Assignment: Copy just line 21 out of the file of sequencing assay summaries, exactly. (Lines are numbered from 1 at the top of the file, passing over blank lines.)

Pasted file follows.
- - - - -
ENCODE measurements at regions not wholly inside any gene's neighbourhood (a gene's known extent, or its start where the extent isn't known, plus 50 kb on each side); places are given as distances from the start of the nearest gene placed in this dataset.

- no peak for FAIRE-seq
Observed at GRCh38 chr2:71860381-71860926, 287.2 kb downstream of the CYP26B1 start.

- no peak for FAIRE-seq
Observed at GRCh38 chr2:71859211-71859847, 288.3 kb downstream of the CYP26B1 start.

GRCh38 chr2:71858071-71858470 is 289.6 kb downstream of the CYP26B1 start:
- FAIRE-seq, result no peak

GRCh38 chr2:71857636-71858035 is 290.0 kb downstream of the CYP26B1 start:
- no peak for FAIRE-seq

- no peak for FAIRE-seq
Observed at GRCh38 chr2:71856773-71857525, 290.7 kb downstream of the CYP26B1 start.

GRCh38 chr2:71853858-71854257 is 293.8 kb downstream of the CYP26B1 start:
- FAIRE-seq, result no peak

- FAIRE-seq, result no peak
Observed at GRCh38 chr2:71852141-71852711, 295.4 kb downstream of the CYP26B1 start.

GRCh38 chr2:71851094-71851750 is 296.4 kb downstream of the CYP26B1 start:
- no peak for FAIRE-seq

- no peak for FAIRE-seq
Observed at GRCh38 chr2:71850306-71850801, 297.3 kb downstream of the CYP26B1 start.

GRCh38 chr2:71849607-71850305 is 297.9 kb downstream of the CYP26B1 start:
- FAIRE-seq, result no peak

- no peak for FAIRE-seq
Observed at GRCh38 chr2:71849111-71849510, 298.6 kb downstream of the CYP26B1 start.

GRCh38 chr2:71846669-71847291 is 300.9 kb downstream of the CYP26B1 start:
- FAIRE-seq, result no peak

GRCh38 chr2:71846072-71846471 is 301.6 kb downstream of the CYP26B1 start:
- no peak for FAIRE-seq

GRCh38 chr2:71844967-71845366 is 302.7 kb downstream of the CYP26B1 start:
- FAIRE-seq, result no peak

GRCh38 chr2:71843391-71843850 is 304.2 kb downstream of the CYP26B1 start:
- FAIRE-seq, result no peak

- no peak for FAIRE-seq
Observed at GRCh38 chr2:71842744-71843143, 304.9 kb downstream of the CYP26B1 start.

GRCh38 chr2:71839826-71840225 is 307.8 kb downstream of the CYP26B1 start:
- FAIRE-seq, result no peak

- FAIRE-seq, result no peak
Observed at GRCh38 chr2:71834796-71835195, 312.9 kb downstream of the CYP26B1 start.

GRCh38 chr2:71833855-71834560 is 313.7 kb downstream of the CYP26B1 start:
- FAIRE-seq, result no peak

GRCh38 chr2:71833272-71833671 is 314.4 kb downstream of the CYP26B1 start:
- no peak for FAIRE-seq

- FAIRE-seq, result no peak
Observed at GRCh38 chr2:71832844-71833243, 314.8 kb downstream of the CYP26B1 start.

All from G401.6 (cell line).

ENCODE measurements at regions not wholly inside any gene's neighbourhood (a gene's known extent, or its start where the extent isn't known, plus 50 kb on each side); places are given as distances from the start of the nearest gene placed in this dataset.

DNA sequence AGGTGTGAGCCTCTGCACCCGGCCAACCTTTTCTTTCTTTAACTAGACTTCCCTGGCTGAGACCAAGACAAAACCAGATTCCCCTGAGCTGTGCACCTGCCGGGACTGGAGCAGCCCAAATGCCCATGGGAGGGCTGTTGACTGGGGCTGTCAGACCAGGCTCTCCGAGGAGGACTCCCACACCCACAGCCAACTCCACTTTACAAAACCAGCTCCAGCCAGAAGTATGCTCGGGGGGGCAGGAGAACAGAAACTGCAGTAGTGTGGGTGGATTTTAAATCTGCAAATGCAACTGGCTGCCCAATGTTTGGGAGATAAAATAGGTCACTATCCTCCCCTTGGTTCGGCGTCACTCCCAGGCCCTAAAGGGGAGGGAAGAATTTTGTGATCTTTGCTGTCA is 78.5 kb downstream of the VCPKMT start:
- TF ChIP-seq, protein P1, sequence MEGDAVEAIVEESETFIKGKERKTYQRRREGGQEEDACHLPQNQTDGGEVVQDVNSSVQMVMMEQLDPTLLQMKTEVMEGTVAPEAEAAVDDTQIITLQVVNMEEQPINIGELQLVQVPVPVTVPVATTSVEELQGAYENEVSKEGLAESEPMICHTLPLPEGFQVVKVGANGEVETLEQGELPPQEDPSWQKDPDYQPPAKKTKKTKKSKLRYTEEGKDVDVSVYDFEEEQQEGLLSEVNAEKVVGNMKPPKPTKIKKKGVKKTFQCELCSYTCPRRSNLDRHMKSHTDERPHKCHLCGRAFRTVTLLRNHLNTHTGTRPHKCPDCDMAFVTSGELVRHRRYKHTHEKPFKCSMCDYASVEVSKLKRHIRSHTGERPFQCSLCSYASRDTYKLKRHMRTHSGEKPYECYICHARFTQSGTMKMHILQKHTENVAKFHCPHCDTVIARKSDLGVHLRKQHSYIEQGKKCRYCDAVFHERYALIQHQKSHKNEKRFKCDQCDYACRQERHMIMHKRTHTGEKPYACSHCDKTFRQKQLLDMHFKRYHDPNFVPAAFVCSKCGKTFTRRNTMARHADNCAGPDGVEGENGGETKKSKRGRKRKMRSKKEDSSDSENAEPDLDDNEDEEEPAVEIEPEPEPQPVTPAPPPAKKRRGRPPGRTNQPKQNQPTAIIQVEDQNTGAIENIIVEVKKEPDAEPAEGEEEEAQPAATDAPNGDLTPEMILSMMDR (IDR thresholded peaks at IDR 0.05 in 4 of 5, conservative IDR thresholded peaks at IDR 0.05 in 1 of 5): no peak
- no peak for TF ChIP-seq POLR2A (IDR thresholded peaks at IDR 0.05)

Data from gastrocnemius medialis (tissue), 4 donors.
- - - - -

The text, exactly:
- FAIRE-seq, result no peak